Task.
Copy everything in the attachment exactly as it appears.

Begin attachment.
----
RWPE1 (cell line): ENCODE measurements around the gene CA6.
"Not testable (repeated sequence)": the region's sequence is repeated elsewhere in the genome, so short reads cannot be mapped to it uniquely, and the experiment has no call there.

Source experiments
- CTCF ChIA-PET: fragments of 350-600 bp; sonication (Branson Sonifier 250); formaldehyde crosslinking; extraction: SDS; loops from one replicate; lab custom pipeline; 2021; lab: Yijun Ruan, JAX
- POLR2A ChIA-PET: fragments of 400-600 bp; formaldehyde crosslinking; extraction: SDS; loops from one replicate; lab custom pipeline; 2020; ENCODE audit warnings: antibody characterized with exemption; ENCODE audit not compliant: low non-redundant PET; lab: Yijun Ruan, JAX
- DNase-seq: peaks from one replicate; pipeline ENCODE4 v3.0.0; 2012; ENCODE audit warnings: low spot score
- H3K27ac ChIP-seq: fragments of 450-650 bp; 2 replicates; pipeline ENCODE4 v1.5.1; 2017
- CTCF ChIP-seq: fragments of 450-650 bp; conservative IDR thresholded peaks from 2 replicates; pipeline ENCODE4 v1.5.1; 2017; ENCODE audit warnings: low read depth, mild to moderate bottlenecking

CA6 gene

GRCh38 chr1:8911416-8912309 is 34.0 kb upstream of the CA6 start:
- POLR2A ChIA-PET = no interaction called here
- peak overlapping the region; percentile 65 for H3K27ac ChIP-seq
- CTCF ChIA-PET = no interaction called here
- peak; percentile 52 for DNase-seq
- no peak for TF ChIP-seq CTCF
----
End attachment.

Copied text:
RWPE1 (cell line): ENCODE measurements around the gene CA6.
"Not testable (repeated sequence)": the region's sequence is repeated elsewhere in the genome, so short reads cannot be mapped to it uniquely, and the experiment has no call there.

Source experiments
- CTCF ChIA-PET: fragments of 350-600 bp; sonication (Branson Sonifier 250); formaldehyde crosslinking; extraction: SDS; loops from one replicate; lab custom pipeline; 2021; lab: Yijun Ruan, JAX
- POLR2A ChIA-PET: fragments of 400-600 bp; formaldehyde crosslinking; extraction: SDS; loops from one replicate; lab custom pipeline; 2020; ENCODE audit warnings: antibody characterized with exemption; ENCODE audit not compliant: low non-redundant PET; lab: Yijun Ruan, JAX
- DNase-seq: peaks from one replicate; pipeline ENCODE4 v3.0.0; 2012; ENCODE audit warnings: low spot score
- H3K27ac ChIP-seq: fragments of 450-650 bp; 2 replicates; pipeline ENCODE4 v1.5.1; 2017
- CTCF ChIP-seq: fragments of 450-650 bp; conservative IDR thresholded peaks from 2 replicates; pipeline ENCODE4 v1.5.1; 2017; ENCODE audit warnings: low read depth, mild to moderate bottlenecking

CA6 gene

GRCh38 chr1:8911416-8912309 is 34.0 kb upstream of the CA6 start:
- POLR2A ChIA-PET = no interaction called here
- peak overlapping the region; percentile 65 for H3K27ac ChIP-seq
- CTCF ChIA-PET = no interaction called here
- peak; percentile 52 for DNase-seq
- no peak for TF ChIP-seq CTCF